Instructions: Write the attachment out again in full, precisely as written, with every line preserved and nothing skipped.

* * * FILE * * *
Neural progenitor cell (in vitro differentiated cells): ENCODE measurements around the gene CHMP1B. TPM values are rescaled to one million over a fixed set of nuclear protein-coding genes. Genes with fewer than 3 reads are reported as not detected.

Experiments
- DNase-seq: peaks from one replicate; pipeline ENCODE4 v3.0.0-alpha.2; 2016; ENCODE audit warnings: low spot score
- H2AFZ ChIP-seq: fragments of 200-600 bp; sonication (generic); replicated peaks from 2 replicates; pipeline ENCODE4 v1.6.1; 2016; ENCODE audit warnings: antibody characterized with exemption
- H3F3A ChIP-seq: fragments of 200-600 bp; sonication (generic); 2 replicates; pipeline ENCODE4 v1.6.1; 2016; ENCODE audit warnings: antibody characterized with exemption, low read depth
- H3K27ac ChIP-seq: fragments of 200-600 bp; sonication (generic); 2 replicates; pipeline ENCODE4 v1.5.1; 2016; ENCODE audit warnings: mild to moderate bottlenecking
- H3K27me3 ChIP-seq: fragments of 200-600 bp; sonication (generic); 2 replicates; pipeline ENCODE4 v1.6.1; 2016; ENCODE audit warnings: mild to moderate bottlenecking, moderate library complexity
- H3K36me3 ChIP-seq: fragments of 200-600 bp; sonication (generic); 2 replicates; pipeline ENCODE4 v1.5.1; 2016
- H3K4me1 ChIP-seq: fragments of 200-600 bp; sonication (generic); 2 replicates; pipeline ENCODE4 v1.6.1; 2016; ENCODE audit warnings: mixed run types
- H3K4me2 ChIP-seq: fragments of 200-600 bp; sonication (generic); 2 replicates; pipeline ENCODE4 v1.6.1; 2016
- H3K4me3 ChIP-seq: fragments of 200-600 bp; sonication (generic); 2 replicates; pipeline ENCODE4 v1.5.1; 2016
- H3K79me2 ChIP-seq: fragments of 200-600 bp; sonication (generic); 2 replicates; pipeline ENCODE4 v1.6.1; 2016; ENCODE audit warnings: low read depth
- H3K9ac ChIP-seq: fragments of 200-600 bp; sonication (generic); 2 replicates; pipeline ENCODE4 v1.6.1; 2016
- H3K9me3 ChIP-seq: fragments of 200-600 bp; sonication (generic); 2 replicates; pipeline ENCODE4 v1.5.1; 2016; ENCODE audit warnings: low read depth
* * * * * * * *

Neural progenitor cell (in vitro differentiated cells): ENCODE measurements around the gene CHMP1B. TPM values are rescaled to one million over a fixed set of nuclear protein-coding genes. Genes with fewer than 3 reads are reported as not detected.

Experiments
- DNase-seq: peaks from one replicate; pipeline ENCODE4 v3.0.0-alpha.2; 2016; ENCODE audit warnings: low spot score
- H2AFZ ChIP-seq: fragments of 200-600 bp; sonication (generic); replicated peaks from 2 replicates; pipeline ENCODE4 v1.6.1; 2016; ENCODE audit warnings: antibody characterized with exemption
- H3F3A ChIP-seq: fragments of 200-600 bp; sonication (generic); 2 replicates; pipeline ENCODE4 v1.6.1; 2016; ENCODE audit warnings: antibody characterized with exemption, low read depth
- H3K27ac ChIP-seq: fragments of 200-600 bp; sonication (generic); 2 replicates; pipeline ENCODE4 v1.5.1; 2016; ENCODE audit warnings: mild to moderate bottlenecking
- H3K27me3 ChIP-seq: fragments of 200-600 bp; sonication (generic); 2 replicates; pipeline ENCODE4 v1.6.1; 2016; ENCODE audit warnings: mild to moderate bottlenecking, moderate library complexity
- H3K36me3 ChIP-seq: fragments of 200-600 bp; sonication (generic); 2 replicates; pipeline ENCODE4 v1.5.1; 2016
- H3K4me1 ChIP-seq: fragments of 200-600 bp; sonication (generic); 2 replicates; pipeline ENCODE4 v1.6.1; 2016; ENCODE audit warnings: mixed run types
- H3K4me2 ChIP-seq: fragments of 200-600 bp; sonication (generic); 2 replicates; pipeline ENCODE4 v1.6.1; 2016
- H3K4me3 ChIP-seq: fragments of 200-600 bp; sonication (generic); 2 replicates; pipeline ENCODE4 v1.5.1; 2016
- H3K79me2 ChIP-seq: fragments of 200-600 bp; sonication (generic); 2 replicates; pipeline ENCODE4 v1.6.1; 2016; ENCODE audit warnings: low read depth
- H3K9ac ChIP-seq: fragments of 200-600 bp; sonication (generic); 2 replicates; pipeline ENCODE4 v1.6.1; 2016
- H3K9me3 ChIP-seq: fragments of 200-600 bp; sonication (generic); 2 replicates; pipeline ENCODE4 v1.5.1; 2016; ENCODE audit warnings: low read depth